As part of our recent discovery of a photograph of the Joplin Union Depot under construction, we also uncovered photographs of the construction of the new Missouri-Kansas-Texas (“Katy”) railroad line by the Walsh-List-Gifford Construction Company. Once again, we are happy and proud to share a few glimpses of Joplin’s history that we believed was otherwise left to the imagination to envision. To learn some about the men featured in the photographs below and the life they lived, just read our earlier entry here about life in a railroad camp.

First, we have a photograph of a steam engine with the name of the company painted along the side of the accompanying coal car. The fellow resting on the front of the engine is one of our favorite elements of the photograph.

Click on the photo to find larger versions.

Next, we have a photograph of the railroad building at work.  Here, the company appears to be building up an earthen support to the trestle bridge that the line is built upon.

Click on the image to see a larger version.

Finally, our favorite photograph shows some of the men at work (or spectating) on the side of the line while a steam engine puffs its way toward the photographer.

To view a larger version of the photograph, just click on the image.

 

 

Joplin Union Depot: Under Construction!

For historians, it is a labor of love to research and investigate topics of interest. Often times, in the course of such research, one is repeatedly faced with missing pieces and the fear that some things are forever lost to the ages. In the course of writing our five part history of the Union Depot, we exhausted countless resources trying to find as many images of the depot in its earliest stages of being built. Our most successful find was the image below:

The depot nearing completion in March, 1911.

It was the best we believed that existed of Joplin’s beautiful depot under construction. That is, until now. It is with great pride and excitement that we unveil and share with you a newly discovered photo of the depot in the process of being built.

The Joplin Union Depot under construction sometime in the early months of 1911. Click on image to view larger sizes.

By the appearance and state of completion of the depot and the background trees, we estimate that this photograph was taken sometime in early 1911, quite possibly after the one we posted previously. The photograph was taken from Main Street or just off of Main Street. Of particular note is that the exterior finishes on the building are incomplete, such as the architectural touches on the south end of the building, the lack of glass windows and the white exterior is in the process of being added. In the background, you can spot Eugene Field School (since demolished) sitting as the massive building on a hill. Regretfully, we know little about the photographer, other than he may have worked for a railroad and lived in Oklahoma.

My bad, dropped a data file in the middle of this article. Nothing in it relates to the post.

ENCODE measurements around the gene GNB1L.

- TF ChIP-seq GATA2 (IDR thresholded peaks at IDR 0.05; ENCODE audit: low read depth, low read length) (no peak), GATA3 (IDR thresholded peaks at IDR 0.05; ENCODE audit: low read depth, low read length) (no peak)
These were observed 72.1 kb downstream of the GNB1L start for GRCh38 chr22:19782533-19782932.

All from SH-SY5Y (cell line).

If you still have not read our five part history of the depot, you can find it at the following links: Part I, Part II, Part III, Part IV, and Part V.

Also, watch for more photographs associated with the construction of the Union Depot, which while not of the depot itself, are still quite fascinating and depict a previously discussed post on our site!

House of a Thousand Shines

A fortune in zinc ore.

In the fall of 1924, South Joplin became home to the “House of a Thousand Shines.” Paul W. Freeman, of the John W. Freeman Trust Company, built a unique residence at 3215 Wall. The Globe reported, “As one drives past it on a sunny afternoon, little beams of light twinkle first here, then there in the walls, until the spectator is led to believe the house is studded with diamonds.” While his stucco house was under construction, Freeman found out that gravel typically used in stucco house construction cost $40 to $80 a ton and had to be transported from Michigan or Ohio. He then decided to use lead and zinc ore “instead of gravel as a splash for the walls.” After the “cracked ore was screened to eliminate the finer particles” the entire six room bungalow was covered in a ton and a half of zinc ore. Five hundred pounds of lead was used on the porch columns. Apparently pleased with the results, Freeman told the Globe that lead and zinc ore could be used as economically as out-of-state gravel, although it is unknown if other local residents chose to use it instead of other alternatives.

While Wall Avenue no longer extends into the 32nd block, it is possible the house still survives on Oak Ridge Drive.